Unlocking public value from personal data? Brokering citizen-centred data-use spaces for the private sector – the Scottish Example

Lucille Tetley-Brown, Angela Daly, Esperanza Miyake, Annie Sorbie

Research output: Working paperWorking Paper/Preprint

Abstract

The public sector in many, if not all, countries hold large amounts of data about people - including citizens, migrants and visitors - which interact with public services such as health, education, social security. Accessing this data - much of which will constitute 'personal data' i.e., data about identified or identifiable individuals - may bring various benefits for research, public service delivery and may also result in corporate profits being generated if private companies can access the data. Granting access to this data may also lead to better transparency and checks and balances within institutions of power in a country. Various governments, including the Scottish Government, have open data policies and initiatives but this mainly relates to the sharing and opening up of non-personal data. Personal data, regulated in many countries by data protection legislation, constitutional / human rights to privacy and other frameworks, poses more complications for 'opening' up access beyond the public sector and even data sharing within the public sector.

In this discussion paper we outline some of the context, issues and challenges we have encountered in the 'Unlocking the Value of Data' (UVOD) Programme and associated Independent Expert Group (IEG) work so far and set out the intended next steps for the IEG and UVOD programme. This paper will reflect on some of the processes used in the UVOD work, focusing on the IEG activities. We will focus on how the related concepts of 'the public interest' and 'public benefit' have been taken account of in the work progressed under the auspices of the Programme, and where the term 'value' is predominantly defined through citizen-centred concerns that include issues such as equality, informed consent, agency, and practice, among others. We use these nuanced terms (and, in particular, 'the public interest' and 'public benefit') to also connect to academic and practice-based discussions about if and how public sector (personal) datasets can be brokered to be accessed by the private sector in ways which generate public trust and produce public benefit. We will highlight any lessons from the Scottish case we are involved in which might inform decision-making in this area more generally.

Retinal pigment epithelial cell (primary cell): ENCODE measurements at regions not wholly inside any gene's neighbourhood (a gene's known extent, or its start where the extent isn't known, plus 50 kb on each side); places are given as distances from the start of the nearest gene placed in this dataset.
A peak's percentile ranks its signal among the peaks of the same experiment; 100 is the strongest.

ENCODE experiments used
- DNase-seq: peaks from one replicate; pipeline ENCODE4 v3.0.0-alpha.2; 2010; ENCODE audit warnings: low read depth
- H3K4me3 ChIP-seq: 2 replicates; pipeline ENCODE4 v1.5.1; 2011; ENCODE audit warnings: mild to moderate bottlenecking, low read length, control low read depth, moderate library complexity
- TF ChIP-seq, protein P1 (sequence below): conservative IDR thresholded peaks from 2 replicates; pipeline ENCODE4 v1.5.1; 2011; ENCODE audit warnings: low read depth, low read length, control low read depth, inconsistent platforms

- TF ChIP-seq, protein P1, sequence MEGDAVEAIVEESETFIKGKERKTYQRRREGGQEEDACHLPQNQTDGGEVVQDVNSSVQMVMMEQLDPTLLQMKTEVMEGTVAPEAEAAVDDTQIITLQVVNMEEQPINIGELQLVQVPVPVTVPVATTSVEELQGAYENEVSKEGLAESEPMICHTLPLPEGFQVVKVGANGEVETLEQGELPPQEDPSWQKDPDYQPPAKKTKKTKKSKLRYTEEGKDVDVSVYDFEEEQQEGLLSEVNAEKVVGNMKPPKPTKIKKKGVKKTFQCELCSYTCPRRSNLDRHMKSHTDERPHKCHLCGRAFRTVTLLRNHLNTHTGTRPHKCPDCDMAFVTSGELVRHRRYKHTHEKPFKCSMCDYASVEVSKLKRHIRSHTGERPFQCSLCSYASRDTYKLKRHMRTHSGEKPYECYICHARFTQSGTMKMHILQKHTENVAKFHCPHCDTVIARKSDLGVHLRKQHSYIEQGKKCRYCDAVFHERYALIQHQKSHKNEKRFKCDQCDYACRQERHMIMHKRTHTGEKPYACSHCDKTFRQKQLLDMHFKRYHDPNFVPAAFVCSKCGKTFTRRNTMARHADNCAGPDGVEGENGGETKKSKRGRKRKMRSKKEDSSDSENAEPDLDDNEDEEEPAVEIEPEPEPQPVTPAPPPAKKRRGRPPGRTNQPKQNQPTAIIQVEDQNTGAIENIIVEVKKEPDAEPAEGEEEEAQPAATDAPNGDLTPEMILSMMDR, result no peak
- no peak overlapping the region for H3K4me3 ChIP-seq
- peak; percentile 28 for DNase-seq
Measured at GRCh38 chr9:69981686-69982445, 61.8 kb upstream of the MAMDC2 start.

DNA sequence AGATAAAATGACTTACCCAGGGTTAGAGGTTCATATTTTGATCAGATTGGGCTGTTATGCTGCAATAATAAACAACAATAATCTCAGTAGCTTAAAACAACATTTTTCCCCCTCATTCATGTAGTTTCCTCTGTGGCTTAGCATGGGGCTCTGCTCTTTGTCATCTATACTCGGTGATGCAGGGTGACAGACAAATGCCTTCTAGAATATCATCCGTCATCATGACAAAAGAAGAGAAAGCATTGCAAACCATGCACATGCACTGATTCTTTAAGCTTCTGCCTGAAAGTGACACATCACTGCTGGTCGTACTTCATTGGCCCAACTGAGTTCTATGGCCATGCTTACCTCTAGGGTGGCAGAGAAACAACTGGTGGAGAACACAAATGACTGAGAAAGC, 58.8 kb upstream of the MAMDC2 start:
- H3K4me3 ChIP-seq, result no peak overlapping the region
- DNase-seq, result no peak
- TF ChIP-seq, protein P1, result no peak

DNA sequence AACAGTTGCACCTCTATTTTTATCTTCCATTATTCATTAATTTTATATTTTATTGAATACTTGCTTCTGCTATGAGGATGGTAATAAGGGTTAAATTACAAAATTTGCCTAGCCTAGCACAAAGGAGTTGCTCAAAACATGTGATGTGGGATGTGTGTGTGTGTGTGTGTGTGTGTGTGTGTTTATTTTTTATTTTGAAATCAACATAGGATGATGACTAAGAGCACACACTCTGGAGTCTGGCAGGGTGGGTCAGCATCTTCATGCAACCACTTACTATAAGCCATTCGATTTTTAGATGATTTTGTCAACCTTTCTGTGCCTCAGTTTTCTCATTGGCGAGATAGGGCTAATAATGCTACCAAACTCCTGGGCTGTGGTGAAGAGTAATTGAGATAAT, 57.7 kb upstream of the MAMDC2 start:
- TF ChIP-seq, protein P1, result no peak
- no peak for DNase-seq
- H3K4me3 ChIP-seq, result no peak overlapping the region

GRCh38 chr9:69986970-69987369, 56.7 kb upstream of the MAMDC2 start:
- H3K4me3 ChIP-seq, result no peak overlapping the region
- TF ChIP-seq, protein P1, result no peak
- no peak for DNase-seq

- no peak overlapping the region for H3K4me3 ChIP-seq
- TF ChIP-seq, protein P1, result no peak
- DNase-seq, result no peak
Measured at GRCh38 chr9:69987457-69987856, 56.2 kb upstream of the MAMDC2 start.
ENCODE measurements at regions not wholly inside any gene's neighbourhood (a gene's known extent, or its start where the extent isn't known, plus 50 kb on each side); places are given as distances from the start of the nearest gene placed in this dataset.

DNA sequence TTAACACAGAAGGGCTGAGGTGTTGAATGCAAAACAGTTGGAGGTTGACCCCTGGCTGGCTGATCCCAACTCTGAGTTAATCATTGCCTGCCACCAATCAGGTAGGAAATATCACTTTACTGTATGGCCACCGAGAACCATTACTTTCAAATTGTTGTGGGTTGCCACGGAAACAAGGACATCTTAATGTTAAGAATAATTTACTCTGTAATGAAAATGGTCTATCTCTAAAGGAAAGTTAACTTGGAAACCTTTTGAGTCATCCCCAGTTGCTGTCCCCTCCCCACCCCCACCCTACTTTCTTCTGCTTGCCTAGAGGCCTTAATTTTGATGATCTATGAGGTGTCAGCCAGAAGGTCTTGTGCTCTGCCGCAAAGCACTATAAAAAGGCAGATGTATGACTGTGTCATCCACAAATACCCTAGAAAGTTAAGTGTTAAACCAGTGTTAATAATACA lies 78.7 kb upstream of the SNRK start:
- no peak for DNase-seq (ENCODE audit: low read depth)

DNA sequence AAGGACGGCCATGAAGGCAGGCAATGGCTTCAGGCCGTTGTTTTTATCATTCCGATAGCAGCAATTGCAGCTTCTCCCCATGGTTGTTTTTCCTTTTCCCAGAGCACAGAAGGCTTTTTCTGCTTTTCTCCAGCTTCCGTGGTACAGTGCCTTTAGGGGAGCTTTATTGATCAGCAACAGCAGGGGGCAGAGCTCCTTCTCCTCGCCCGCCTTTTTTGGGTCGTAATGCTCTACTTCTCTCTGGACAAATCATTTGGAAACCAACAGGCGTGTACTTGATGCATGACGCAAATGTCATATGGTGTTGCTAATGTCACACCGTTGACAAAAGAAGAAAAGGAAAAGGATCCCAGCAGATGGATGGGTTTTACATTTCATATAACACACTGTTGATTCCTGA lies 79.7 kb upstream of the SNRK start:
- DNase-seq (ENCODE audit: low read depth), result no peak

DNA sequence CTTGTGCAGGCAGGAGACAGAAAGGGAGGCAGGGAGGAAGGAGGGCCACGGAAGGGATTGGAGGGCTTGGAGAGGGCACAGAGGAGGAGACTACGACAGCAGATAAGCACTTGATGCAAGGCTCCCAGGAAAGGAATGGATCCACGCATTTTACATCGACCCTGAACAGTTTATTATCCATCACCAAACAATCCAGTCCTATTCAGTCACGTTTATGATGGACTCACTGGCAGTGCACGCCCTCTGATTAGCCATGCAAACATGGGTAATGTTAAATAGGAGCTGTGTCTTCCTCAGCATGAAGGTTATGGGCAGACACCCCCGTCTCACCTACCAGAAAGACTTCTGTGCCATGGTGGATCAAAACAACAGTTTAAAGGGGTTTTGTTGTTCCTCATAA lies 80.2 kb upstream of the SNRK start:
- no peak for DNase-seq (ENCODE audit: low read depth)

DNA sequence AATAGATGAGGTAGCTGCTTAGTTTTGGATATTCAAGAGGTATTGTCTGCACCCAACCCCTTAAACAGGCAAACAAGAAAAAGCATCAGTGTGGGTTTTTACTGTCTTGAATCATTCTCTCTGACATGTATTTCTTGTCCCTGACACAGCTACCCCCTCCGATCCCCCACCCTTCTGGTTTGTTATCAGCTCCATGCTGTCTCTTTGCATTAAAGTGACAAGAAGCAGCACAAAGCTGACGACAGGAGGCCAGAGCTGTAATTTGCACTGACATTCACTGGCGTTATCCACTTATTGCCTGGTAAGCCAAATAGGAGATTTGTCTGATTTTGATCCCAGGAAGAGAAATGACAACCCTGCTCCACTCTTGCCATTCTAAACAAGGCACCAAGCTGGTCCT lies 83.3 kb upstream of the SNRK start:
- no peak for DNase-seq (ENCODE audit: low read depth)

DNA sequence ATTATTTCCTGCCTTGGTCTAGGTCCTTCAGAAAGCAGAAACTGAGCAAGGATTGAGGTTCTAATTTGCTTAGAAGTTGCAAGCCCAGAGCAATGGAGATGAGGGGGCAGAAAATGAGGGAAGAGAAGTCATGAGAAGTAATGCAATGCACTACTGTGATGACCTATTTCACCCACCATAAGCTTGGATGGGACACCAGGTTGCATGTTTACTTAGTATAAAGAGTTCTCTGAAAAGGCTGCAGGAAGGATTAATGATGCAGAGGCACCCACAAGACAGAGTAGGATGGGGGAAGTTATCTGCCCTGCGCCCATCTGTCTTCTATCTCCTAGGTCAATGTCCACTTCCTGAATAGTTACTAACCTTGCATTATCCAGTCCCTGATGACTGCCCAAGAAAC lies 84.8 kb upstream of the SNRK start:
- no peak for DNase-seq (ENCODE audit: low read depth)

Original languageEnglish
Place of PublicationGeneva, Switzerland
PublisherZenodo
Number of pages11
DOIs
Publication statusSubmitted - 1 Nov 2022

Keywords

  • public data
  • personal data
  • data use
  • public benefit
  • Scotland
  • public interest

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